Japan in Space Launch
Following the use of a licensed version of the Delta rocket, the Japanese government developed its own series of space launchers. In 1977 Japan began a series of studies aimed at creating a wholly Japanese-made commercial rocket. The first of the resulting rockets, called H-I, was flown in 1986, and eventually nine of the boosters were flown until 1992. A much larger rocket, called H-II, was developed for the Japanese government. While chiefly intended for Japan's own government satellites and other payloads , a commercial version was planned. Development of the H-II, however, was slowed by launch failures, and the program was terminated in 1999. It was replaced by the more advanced—and cheaper—H-IIA. The H-IIA made its first test flight in 2001 with commercial sales planned by 2003. This rocket would compete against the larger series of Delta, Atlas, and Ariane launchers.
China Tries to Compete
China also has sought to develop commercial launching vehicles, with all of them based on the nation's early missile design programs. The Long March series of rockets, available in different sizes, each capable of lifting different types of satellites, became available in July 1990 following the first test flight of the Long March 2E. A second commercial vehicle, the 3B, was also offered for commercial flights. American satellites using the Long March as launching vehicles require special export licenses. Geopolitical issues have also occasionally made sales of the rocket difficult or impossible for Western customers. Several spectacular failures of the vehicles have also hampered sales. By 2001, however, advanced systems had restored the Long March to flight without failure, and a larger version began launching test versions of a future Chinese piloted space capsule. Chinese government officials have indicated that systems from the space capsule versions will be used on commercially available craft, further strengthening China's position as a provider of space launch services.
India Enters the Fray
The Indian government has also been developing a family of space launch vehicles that will also be offered for commercial sales. The PSLV and GSLV expendable rockets have been tested for launching satellites into polar orbits as well as launching larger commercial communications craft. A successful flight of the GSLV occurred in 2001. India has created a commercial company to market the GSLV, but a flight rate of only one or two a year is expected by around 2005.
Other Competitors in the Industry
Brazil planned to also develop and market a smaller commercial rocket called the VLS. A launch failure, however, placed the project's future in doubt. Israel also has developed a commercial rocket, adapted in part from its ballistic missile program. Thus far, launches of the rocket, called the Shavit, have been limited to Israeli satellites. Efforts to base the Shavit at launch sites other than in Israel have not been successful. Pakistan and Indonesia have expressed interest in developing space-launching rockets, but neither has yet developed a final configuration for commercial sales. The Indonesian government made an announcement in 2000 that development of a commercial space booster was a major priority, but no reports have been seen as to the project's fate. North Korea claimed a test flight of a satellite launcher in 1998. Many Western observers believe, however, that the rocket is a ballistic missile and is not yet in a launch vehicle design configuration.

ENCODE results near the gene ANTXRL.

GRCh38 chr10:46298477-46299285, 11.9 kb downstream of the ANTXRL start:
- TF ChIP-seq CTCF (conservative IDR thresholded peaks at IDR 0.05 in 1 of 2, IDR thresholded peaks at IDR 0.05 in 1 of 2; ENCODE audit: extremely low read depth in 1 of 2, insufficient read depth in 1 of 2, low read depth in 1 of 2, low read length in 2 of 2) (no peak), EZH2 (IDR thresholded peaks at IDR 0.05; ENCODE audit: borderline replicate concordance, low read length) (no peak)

Russia has several new designs of expendable rockets on the drawing boards, including a rocket called Angara that may replace the Proton for commercial sales late in the new century's first decade. In 2001 the United States began fielding a new family of rockets called the evolved expendable launch vehicle (EELV). Both Boeing and Lockheed Martin were selling EELV versions, called the Delta IV and Atlas V, respectively.
Since the failed attempt at selling commercial launching services aboard the space shuttles, no nation has yet offered launches aboard a reusable launch vehicle. Many companies are hard at work in the United States and Canada, trying to be among the first to offer commercial launching services for space tourists or others aboard a reusable craft. With changes continuing to affect the space industries of the world, and new technologies in development, no one can predict the future direction of the space launch industry. The people and equipment seeking rides to space are as varied—and unpredictable—as the evolution of the rocket itself.
see also Augustine, Norman (volume 1); Global Industry (volume 1); Launch Facilities (volume 4); Launch Sites (volume 3); Launch Vehicles, Expendable (volume 1); Satellites, Types of (volume 1); Spaceports (volume 1).
Frank Sietzen, Jr.
Baker, David. The Rocket: The History and Development of Rocket and Missile Technology. New York: Crown Publishers, 1978.
Ley, Willy. Rockets, Missiles, and Men in Space. New York: Viking Press, 1967.
Ordway, Frederick, III, and Mitchell R. Sharpe. The Rocket Team. Cambridge, MA:MIT Press, 1982.
van Fenema, Peeter. The International Trade in Launch Services: The Effects of U.S. Laws, Policies, and Practices on Its Development. Leiden, Netherlands: Author, 1999.